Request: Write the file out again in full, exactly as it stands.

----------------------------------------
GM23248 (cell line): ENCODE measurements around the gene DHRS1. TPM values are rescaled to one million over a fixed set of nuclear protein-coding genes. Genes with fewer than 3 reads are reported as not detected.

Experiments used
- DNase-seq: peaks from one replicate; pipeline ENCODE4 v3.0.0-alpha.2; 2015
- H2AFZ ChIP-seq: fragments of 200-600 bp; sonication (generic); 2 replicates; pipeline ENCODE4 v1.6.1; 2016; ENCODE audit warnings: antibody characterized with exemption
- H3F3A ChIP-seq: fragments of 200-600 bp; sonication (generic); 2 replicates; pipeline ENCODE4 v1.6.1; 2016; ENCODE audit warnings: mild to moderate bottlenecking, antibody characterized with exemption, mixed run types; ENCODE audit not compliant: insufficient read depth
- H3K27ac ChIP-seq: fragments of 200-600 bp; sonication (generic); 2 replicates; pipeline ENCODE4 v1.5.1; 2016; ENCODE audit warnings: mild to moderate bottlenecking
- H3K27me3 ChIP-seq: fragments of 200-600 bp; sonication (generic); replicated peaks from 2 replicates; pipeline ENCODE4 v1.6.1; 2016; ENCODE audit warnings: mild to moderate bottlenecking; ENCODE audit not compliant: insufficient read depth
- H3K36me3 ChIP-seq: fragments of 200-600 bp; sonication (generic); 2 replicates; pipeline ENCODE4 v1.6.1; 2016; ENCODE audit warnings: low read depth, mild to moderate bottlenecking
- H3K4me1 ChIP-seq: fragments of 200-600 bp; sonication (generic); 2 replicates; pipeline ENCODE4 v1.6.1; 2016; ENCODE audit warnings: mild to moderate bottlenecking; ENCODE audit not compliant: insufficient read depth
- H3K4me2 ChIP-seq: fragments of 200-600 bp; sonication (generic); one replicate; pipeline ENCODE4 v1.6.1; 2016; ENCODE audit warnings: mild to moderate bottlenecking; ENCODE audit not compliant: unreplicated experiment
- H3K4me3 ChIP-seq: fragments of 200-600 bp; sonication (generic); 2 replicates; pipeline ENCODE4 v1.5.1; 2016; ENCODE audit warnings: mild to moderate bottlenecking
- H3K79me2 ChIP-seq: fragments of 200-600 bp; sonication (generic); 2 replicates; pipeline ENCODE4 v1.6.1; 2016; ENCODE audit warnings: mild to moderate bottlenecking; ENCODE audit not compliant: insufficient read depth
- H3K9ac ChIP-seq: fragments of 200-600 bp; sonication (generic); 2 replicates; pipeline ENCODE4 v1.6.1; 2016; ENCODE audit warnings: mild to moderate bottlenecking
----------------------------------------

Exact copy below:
GM23248 (cell line): ENCODE measurements around the gene DHRS1. TPM values are rescaled to one million over a fixed set of nuclear protein-coding genes. Genes with fewer than 3 reads are reported as not detected.

Experiments used
- DNase-seq: peaks from one replicate; pipeline ENCODE4 v3.0.0-alpha.2; 2015
- H2AFZ ChIP-seq: fragments of 200-600 bp; sonication (generic); 2 replicates; pipeline ENCODE4 v1.6.1; 2016; ENCODE audit warnings: antibody characterized with exemption
- H3F3A ChIP-seq: fragments of 200-600 bp; sonication (generic); 2 replicates; pipeline ENCODE4 v1.6.1; 2016; ENCODE audit warnings: mild to moderate bottlenecking, antibody characterized with exemption, mixed run types; ENCODE audit not compliant: insufficient read depth
- H3K27ac ChIP-seq: fragments of 200-600 bp; sonication (generic); 2 replicates; pipeline ENCODE4 v1.5.1; 2016; ENCODE audit warnings: mild to moderate bottlenecking
- H3K27me3 ChIP-seq: fragments of 200-600 bp; sonication (generic); replicated peaks from 2 replicates; pipeline ENCODE4 v1.6.1; 2016; ENCODE audit warnings: mild to moderate bottlenecking; ENCODE audit not compliant: insufficient read depth
- H3K36me3 ChIP-seq: fragments of 200-600 bp; sonication (generic); 2 replicates; pipeline ENCODE4 v1.6.1; 2016; ENCODE audit warnings: low read depth, mild to moderate bottlenecking
- H3K4me1 ChIP-seq: fragments of 200-600 bp; sonication (generic); 2 replicates; pipeline ENCODE4 v1.6.1; 2016; ENCODE audit warnings: mild to moderate bottlenecking; ENCODE audit not compliant: insufficient read depth
- H3K4me2 ChIP-seq: fragments of 200-600 bp; sonication (generic); one replicate; pipeline ENCODE4 v1.6.1; 2016; ENCODE audit warnings: mild to moderate bottlenecking; ENCODE audit not compliant: unreplicated experiment
- H3K4me3 ChIP-seq: fragments of 200-600 bp; sonication (generic); 2 replicates; pipeline ENCODE4 v1.5.1; 2016; ENCODE audit warnings: mild to moderate bottlenecking
- H3K79me2 ChIP-seq: fragments of 200-600 bp; sonication (generic); 2 replicates; pipeline ENCODE4 v1.6.1; 2016; ENCODE audit warnings: mild to moderate bottlenecking; ENCODE audit not compliant: insufficient read depth
- H3K9ac ChIP-seq: fragments of 200-600 bp; sonication (generic); 2 replicates; pipeline ENCODE4 v1.6.1; 2016; ENCODE audit warnings: mild to moderate bottlenecking